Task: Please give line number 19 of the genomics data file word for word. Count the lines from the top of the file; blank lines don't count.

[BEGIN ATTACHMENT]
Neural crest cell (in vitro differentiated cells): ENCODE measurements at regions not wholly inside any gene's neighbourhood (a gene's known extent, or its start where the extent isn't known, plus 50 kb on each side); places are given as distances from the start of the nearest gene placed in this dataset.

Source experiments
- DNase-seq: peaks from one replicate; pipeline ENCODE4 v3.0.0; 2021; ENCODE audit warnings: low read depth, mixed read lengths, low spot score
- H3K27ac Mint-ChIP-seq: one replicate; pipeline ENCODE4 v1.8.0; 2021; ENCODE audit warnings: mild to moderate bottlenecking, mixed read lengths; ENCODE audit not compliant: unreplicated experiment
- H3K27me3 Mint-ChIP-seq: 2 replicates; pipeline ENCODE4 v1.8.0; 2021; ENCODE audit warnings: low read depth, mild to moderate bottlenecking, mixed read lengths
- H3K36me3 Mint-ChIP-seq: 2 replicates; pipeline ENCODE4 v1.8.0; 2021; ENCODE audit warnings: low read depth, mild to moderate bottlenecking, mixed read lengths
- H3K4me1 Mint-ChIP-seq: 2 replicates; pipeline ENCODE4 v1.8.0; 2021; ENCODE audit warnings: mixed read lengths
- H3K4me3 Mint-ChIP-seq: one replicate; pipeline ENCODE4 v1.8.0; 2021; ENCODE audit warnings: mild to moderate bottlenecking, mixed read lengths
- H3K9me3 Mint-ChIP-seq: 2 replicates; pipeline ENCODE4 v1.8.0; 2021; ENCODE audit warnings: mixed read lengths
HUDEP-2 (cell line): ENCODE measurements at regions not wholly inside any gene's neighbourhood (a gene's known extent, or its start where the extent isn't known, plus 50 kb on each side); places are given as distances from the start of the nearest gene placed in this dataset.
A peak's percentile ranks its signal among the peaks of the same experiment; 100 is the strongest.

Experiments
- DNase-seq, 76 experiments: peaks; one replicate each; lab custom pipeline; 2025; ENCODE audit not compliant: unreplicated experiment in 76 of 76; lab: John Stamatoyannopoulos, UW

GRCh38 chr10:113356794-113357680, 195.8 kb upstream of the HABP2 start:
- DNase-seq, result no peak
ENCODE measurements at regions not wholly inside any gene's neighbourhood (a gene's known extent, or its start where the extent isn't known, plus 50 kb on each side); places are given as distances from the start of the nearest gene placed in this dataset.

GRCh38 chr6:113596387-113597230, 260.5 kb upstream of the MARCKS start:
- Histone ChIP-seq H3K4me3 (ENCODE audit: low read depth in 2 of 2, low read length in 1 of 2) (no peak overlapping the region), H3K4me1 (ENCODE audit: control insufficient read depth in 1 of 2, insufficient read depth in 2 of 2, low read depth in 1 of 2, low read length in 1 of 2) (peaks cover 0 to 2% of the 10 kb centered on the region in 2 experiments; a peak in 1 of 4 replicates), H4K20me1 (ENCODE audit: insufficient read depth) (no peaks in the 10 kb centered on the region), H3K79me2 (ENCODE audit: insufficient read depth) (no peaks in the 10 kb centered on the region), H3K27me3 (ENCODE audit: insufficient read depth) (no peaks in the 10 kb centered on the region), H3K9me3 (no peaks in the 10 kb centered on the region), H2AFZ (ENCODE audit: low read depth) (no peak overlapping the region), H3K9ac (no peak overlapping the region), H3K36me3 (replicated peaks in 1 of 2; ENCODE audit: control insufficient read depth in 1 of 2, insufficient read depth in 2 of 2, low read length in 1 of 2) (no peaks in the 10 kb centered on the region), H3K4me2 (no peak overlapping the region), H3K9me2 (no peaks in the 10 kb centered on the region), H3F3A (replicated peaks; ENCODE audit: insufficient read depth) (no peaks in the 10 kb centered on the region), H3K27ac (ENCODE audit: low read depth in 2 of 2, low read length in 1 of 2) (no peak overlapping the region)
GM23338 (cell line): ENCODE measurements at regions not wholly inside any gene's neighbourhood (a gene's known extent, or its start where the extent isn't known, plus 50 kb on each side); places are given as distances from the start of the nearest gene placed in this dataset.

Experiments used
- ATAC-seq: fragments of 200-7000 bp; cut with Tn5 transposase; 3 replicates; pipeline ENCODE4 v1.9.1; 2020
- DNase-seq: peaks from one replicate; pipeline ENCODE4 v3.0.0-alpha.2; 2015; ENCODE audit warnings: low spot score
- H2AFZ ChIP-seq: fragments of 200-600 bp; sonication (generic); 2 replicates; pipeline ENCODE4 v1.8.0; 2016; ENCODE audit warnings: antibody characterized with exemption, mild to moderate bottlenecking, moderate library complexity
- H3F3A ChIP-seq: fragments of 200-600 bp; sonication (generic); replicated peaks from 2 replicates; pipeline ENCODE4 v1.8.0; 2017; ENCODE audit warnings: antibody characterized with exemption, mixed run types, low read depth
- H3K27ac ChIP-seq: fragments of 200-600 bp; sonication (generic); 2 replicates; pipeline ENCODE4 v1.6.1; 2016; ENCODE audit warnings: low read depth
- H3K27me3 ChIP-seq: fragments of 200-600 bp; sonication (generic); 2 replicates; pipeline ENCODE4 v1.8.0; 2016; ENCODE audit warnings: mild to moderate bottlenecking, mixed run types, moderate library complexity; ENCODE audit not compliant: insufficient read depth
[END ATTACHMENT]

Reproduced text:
GM23338 (cell line): ENCODE measurements at regions not wholly inside any gene's neighbourhood (a gene's known extent, or its start where the extent isn't known, plus 50 kb on each side); places are given as distances from the start of the nearest gene placed in this dataset.